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I was wondering, if I have a table that stores, lets say, a user's transactions, then when I need to fetch the user's current balance I would have to go and use SUM() like SELECT SUM(value) FROM transactions. But that seems redundant in the php + MySQL world because a user can refresh the page 3 times in a second if they wished and what if that user had been using my service for a few years now and has hundreds of thousands of transactions, I'm going to calculate this every time a page is requested?

On the other hand if I create some kind of cache or another table called something like balances where I will only store current balances of users and will update it with triggers from the transactions table - it seems much more rational and does not look like I would be wasting resources, however my broken code sense starts tingling. I can bet that something will go wrong eventually with this set up, some transactions will get lost or will be recorded without affecting the balances table or something, anything really.

Which one would be the better approach and why?

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    The second approach is the one that has been used by just about every financial system since day 1. Every day you "balance the books" by summarizing the transactions and applying them to the previous day's balance. Then you record the new balance and use that going forward. Continually re-computing balances over an ever-expanding time frame is not scalable. – TMN Apr 28 '16 at 15:49
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It depends on what you're willing to do in terms of architectural/performance payoffs. It sounds like at the core you're doing a kind of Event Sourcing, which actually makes a lot of sense when you start talking about domains where it's important to have audit-trails for exactly what happened.

I think a key-point for avoiding "code rot" is to make sure that the code-path for "replaying" events is the same as for making changes the first time. Rough example:

// Don't do this
assert(account.getBalance() == 0);
transactionEvent = account.add(123);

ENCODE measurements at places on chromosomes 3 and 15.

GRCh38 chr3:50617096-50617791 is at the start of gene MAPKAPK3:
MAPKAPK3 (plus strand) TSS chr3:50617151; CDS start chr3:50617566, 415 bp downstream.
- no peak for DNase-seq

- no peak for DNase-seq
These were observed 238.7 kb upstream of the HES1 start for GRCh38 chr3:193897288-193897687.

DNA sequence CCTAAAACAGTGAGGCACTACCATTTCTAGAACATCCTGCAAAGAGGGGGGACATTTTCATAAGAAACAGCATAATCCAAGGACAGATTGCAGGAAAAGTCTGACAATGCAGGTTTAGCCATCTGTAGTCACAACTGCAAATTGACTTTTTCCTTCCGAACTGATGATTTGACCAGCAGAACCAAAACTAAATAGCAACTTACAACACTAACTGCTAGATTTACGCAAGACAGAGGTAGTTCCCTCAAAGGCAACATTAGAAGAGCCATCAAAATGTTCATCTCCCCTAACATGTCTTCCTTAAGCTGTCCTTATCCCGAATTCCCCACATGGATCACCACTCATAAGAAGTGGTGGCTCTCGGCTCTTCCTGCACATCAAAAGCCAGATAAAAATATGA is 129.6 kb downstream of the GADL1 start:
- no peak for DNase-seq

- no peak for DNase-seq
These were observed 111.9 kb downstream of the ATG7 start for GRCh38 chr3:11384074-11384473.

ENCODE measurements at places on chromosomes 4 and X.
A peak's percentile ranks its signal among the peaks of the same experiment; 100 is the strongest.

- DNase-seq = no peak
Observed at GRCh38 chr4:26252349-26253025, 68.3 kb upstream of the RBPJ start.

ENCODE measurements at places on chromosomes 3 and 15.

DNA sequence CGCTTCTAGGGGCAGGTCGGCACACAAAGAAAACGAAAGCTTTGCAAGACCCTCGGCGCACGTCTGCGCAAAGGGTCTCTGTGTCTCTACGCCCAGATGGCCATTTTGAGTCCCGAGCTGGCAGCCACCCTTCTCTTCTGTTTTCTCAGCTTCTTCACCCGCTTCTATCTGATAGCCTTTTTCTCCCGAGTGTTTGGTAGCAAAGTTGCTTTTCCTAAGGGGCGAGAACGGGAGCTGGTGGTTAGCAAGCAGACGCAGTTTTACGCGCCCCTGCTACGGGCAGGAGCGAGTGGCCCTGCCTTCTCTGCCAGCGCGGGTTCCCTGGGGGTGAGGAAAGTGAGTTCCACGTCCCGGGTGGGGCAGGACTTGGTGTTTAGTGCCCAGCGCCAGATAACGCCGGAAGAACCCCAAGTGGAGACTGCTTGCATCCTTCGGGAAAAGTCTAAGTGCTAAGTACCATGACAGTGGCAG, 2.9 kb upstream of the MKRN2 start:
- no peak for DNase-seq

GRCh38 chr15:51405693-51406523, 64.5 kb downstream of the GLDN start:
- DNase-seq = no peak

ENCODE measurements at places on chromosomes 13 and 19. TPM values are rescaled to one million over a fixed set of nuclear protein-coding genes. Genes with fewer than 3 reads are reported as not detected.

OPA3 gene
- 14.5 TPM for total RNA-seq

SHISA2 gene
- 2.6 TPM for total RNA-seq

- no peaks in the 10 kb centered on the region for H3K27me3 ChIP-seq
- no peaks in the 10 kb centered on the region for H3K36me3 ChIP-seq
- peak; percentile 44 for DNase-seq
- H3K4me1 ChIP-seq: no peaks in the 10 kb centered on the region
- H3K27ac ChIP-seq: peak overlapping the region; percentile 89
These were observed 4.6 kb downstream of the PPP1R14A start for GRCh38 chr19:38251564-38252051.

recordInDatabase(transactionEvent);    
assert(account.getBalance() == 123);

// Instead try this
transactionEvent = new TransactionEvent(123, account.getId());
assert(account.getBalance() == 0);
account.apply(transactionEvent); 
assert(account.getBalance() == 123);
recordInDatabase(transactionEvent);

With the second-method, you're always using apply() to transform your object, whether the events are "fresh" or whether they are being "replayed" from the database. (You'll obviously need some special handling to prevent external side-effects like web-service calls from occurring during replays, however.)

I'm going to calculate this every time a page is requested?

One performance optimization to consider is "snapshots", where you still keep the entire sequence of events (i.e. transactions) but you also periodically record things like "After transaction #4155, the balance was $255.43".

Then, when you're trying to figure out the "current balance" after transaction #4203, you skip straight $255.43 and start adding the values from all the transactions 4156-4203. Whenever the re-summing process get too slow, record a new snapshot.

Again, snapshots are merely performance-optimizations: If none are available, your code should still be able to reconstruct everything from Transaction #1 and still get the same answer. An offline background job can be set up to recalculate verify the integrity of your snapshots.

On the other hand if I create some kind of cache or another table called something like balances

This could be considered a "Read Model" for a CQRS architecture. Sort of like an SQL materialized view, except that you can reuse your "real" application code/language to do it. If your balances rows contains version-information (like, say, the last transaction ID that was part of the calculation) then you can also detect when something went wrong and it became stale.

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When you only needed to deal with Transactions, then a single Transactions table was sufficient. Now you need to know about summarisations at the Account level.

Yes, you could calculate these dynamically, but this will get progressively slower the more Transactions you have to trawl through. This isn't a User Experience decision. How often will a User want to look at a set of Transactions? How often will that User want to know their current balance?

... another table called something like balances ... update it with triggers ... seems much more rational and does not look like I would be wasting resources, however my broken code sense starts tingling

These balances are derived data; you can recreate them at any time so even if your triggers messed up (and you really ought to know about that long before your Users start complaining) you can still recover the required data from the Transactions (and then fix the Triggers).

As for your "something will go wrong eventually" assertion; yes, but it really ought to happen (and be caught) in Testing before it has the chance to happen in Production.

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